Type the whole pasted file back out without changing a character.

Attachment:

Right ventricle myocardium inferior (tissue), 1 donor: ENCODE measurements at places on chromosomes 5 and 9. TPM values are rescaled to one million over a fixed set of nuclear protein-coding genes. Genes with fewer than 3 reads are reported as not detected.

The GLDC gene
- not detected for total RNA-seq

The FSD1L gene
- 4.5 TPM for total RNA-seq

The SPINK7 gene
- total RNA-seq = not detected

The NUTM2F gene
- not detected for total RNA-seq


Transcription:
Right ventricle myocardium inferior (tissue), 1 donor: ENCODE measurements at places on chromosomes 5 and 9. TPM values are rescaled to one million over a fixed set of nuclear protein-coding genes. Genes with fewer than 3 reads are reported as not detected.

The GLDC gene
- not detected for total RNA-seq

The FSD1L gene
- 4.5 TPM for total RNA-seq

The SPINK7 gene
- total RNA-seq = not detected

The NUTM2F gene
- not detected for total RNA-seq